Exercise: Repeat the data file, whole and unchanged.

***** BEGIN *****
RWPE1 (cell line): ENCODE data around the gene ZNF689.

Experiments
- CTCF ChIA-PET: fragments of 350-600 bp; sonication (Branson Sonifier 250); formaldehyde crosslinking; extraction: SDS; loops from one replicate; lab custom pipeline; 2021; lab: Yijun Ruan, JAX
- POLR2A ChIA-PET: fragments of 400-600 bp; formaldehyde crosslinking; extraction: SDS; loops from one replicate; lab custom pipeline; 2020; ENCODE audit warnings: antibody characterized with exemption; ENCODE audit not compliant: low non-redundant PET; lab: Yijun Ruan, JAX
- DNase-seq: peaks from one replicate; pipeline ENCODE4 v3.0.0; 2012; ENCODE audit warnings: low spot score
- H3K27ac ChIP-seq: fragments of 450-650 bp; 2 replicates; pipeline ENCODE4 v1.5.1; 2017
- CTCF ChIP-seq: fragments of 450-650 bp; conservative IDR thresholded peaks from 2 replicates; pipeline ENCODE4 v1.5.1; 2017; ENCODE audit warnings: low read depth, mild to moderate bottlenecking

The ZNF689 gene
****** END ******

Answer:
RWPE1 (cell line): ENCODE data around the gene ZNF689.

Experiments
- CTCF ChIA-PET: fragments of 350-600 bp; sonication (Branson Sonifier 250); formaldehyde crosslinking; extraction: SDS; loops from one replicate; lab custom pipeline; 2021; lab: Yijun Ruan, JAX
- POLR2A ChIA-PET: fragments of 400-600 bp; formaldehyde crosslinking; extraction: SDS; loops from one replicate; lab custom pipeline; 2020; ENCODE audit warnings: antibody characterized with exemption; ENCODE audit not compliant: low non-redundant PET; lab: Yijun Ruan, JAX
- DNase-seq: peaks from one replicate; pipeline ENCODE4 v3.0.0; 2012; ENCODE audit warnings: low spot score
- H3K27ac ChIP-seq: fragments of 450-650 bp; 2 replicates; pipeline ENCODE4 v1.5.1; 2017
- CTCF ChIP-seq: fragments of 450-650 bp; conservative IDR thresholded peaks from 2 replicates; pipeline ENCODE4 v1.5.1; 2017; ENCODE audit warnings: low read depth, mild to moderate bottlenecking

The ZNF689 gene